In 1937, Albert Sherman (62), a Berkeley graduate and the twin brother of Jack Sherman who had worked with Pauling, considered that the hydrogen bond is stabilized by resonance structures in which the hydrogen atom is bonded to either oxygen, and that this stabilization energy should show up in thermochemical data for compounds in which it occurs. He pointed out that such stability is not found in therrnochemical data for nitro derivatives of benzene and argued that hydrogen bonding is not present in these compounds, despite the indication from IR spectra that it is present. This analysis is flawed by the fact that he did not allow for the possibility of intermolecular as well as intramolecular hydrogen bonding, but the value (about 2 kcal/mole) that he predicted for the effect is of the right order of magnitude. IR and Raman spectra of water, the alcohols, amines, and related compounds were studied intensively in the 1920's and early 1930's. It was recognized that the characteristic stretching frequency of the OH or NH group appeared in the spectra of these compounds in the vapor phase, but was absent, or displaced, in the liquid phase or in solutions. In the condensed phase it had long been recognized that the position and intensity of this band varied with the temperature and the solution concentration. These effects in water were often interpreted in terms of Armstrong's model for water, in which changes in temperature or solute concentration were attributed to the changing proportions of the various polymers of "hydrone". For the alcohols and amines the equivalent explanation in terms of different degrees of association was offered. Some workers, noting the fact that changes were seen in the OH or NH vibrational frequencies, drew the conclusion that association was through these bonds, but before 1935, no connection was made with the Latimer-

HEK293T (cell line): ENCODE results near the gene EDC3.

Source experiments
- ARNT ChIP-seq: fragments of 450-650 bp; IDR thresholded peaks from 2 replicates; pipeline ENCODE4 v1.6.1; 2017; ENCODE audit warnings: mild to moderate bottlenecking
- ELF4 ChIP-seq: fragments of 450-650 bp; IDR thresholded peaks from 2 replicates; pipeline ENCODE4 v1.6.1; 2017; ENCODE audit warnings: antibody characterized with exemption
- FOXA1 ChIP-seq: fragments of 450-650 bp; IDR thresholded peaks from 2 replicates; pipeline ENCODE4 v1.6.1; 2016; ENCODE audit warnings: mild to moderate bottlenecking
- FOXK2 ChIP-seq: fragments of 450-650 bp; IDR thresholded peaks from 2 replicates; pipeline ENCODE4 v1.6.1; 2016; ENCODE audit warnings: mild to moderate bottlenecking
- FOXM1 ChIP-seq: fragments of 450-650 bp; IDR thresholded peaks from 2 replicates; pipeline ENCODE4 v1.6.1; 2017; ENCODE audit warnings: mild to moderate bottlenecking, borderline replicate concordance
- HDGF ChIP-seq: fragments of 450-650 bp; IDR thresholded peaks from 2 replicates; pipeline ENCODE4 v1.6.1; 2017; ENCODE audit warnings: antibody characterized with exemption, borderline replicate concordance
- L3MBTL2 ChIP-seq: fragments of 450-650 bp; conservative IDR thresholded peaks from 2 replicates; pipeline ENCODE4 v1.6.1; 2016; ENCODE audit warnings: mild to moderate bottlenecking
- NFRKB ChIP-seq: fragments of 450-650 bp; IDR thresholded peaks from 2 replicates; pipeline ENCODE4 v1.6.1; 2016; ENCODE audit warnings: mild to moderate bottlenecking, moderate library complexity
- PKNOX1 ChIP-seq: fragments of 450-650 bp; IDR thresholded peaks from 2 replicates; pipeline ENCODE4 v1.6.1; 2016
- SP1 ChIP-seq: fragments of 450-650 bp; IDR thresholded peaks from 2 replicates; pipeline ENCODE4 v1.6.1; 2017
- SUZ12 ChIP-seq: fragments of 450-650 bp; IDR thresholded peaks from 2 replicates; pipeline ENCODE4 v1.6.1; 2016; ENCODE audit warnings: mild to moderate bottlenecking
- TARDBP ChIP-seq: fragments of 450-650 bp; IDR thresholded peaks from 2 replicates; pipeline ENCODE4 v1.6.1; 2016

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Rodebush concept of hydrogen bonding (63). The first clear recognition that these changes were due to